The ICC Lab

The Interactions in Communication Contexts Lab (ICC) investigates how and why people interact with and make decisions in a variety of contexts, often mediated contexts. We are particularly interested in ways messages and media are designed to further particular types of communication goals and outcomes, from promoting healthier behaviors to creating more entertaining media to fostering social justice and fairness in de-personalized forms of communication.

Current research projects include investigations of food product labeling as it pertains to guiding food choice, camera POV in racially-charged police use of force videos and how they are shared in social media, and value-based framing of politically partisan issues such as abortion rights, environmental protections, and health behaviors.

Research assistant placing facial electromyography sensors on participant’s face

The ICC Lab is equipped with wireless psychophysiological measurement tools (Biopac), eye-tracking equipment (Tobii), and behavioral coding equipment and software (Noldus). We serve as both a research and training lab. Students from the undergraduate, master’s and doctoral level can learn how to utilize these tools in both an academic and industry research context. The main metrics we use in the psychophysiological realm are peripheral metrics like heart rate, skin conductivity, and facial electromyography.

Control room view of stimulus delivery and data collection operations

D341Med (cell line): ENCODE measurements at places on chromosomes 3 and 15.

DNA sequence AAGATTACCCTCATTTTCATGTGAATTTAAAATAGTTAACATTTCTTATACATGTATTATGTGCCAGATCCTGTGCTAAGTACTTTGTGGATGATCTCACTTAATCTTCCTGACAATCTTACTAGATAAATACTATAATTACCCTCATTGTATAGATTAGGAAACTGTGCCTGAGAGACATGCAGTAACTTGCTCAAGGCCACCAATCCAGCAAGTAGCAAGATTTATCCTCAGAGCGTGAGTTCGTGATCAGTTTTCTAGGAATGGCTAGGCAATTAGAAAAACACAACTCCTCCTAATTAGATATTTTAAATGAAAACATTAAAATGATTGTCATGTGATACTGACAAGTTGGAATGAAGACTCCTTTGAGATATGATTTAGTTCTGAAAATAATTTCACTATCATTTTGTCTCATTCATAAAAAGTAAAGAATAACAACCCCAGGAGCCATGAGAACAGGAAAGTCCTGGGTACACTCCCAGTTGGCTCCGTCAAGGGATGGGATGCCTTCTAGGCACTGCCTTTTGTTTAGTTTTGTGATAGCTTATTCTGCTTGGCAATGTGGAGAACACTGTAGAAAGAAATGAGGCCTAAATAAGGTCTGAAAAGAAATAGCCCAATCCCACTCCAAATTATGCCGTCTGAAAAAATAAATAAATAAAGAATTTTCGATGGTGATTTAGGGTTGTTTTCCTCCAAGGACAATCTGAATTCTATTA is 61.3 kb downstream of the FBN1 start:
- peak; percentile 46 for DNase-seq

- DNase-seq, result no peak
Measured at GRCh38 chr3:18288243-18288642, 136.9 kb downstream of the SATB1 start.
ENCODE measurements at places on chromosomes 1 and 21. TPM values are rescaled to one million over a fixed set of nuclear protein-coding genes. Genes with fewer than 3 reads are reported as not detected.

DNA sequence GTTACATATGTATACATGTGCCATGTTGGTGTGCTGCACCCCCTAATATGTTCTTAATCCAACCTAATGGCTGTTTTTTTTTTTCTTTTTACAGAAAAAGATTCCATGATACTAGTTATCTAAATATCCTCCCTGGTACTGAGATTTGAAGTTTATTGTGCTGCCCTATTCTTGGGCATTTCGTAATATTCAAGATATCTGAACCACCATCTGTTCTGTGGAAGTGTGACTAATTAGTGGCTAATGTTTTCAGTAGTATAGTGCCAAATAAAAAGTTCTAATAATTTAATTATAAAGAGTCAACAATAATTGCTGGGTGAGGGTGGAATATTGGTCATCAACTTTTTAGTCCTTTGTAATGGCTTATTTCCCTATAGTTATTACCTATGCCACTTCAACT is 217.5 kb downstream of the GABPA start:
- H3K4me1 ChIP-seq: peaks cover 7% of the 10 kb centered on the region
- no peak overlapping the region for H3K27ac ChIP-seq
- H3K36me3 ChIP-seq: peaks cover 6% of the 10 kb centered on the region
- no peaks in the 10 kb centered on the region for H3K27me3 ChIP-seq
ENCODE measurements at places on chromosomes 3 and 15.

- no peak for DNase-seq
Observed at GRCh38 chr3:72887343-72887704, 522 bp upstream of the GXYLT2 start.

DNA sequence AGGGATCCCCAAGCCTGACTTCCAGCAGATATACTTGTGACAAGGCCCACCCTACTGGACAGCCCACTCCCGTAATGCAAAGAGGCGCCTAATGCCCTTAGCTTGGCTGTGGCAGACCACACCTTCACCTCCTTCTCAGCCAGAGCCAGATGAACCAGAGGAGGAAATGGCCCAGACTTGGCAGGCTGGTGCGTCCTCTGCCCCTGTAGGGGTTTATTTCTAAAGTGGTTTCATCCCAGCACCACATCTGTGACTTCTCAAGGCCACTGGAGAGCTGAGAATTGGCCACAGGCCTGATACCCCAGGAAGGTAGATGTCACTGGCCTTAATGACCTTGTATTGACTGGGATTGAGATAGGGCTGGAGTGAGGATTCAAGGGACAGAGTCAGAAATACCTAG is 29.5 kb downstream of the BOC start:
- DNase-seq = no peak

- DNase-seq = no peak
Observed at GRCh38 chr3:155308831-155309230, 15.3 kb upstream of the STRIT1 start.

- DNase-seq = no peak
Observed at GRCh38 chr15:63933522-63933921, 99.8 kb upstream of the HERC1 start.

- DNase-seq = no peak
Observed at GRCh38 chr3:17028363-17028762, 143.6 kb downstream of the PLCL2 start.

These metrics help us determine, in real-time, how much attention individuals may be paying to external stimuli and what kinds of emotions they may be experiencing while viewing these stimuli. In coalition with eye-tracking technology, we can track where an individual is looking in the room (using eye-tracking goggles that participants wear) or on-screen using infrared light reflectance from an emitter placed underneath the device of interest.

View from the control room of participant area and camera controls

We also have the capability of recording any interactions individuals have with media or with others in the room using an array of cameras that can zoom and pan in real-time. We can use these recordings to look for pre-determined or emerging patterns in peoples’ behaviors (e.g., emotional expressions, gestures, phrases, and other types of responses).¬†

Opportunities for students range from participating in a current research project and learning how to collect these and other types of data from participants to designing a study of your own and working to collect data under the supervision of Dr. Bailey. Dr. Bailey has supervised dissertations, theses, and undergraduate honors theses. Dr. Bailey often helps students present their work at national and international conferences and has helped students move on to publish their scholarly contributions.